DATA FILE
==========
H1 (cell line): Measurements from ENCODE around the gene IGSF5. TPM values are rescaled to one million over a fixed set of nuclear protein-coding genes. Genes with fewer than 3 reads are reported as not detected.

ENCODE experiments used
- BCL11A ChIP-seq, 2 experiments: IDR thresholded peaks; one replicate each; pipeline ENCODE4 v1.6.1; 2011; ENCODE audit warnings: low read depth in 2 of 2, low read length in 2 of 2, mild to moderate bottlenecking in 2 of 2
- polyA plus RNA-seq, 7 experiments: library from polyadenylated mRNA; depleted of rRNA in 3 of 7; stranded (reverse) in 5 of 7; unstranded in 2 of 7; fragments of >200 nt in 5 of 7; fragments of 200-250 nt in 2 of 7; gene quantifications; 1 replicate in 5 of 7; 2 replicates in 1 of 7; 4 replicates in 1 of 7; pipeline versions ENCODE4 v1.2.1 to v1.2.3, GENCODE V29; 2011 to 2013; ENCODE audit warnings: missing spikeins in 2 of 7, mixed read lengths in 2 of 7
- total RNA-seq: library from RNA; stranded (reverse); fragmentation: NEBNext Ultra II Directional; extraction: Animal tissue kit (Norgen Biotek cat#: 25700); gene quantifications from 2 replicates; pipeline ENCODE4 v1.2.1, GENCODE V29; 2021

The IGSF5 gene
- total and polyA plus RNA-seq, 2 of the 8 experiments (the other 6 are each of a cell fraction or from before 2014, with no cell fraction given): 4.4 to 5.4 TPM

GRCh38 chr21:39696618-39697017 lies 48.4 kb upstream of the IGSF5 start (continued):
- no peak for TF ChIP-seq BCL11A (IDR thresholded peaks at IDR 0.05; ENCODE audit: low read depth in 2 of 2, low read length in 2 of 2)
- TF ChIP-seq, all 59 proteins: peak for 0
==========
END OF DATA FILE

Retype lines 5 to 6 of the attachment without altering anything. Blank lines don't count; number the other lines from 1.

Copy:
- total RNA-seq: library from RNA; stranded (reverse); fragmentation: NEBNext Ultra II Directional; extraction: Animal tissue kit (Norgen Biotek cat#: 25700); gene quantifications from 2 replicates; pipeline ENCODE4 v1.2.1, GENCODE V29; 2021

The IGSF5 gene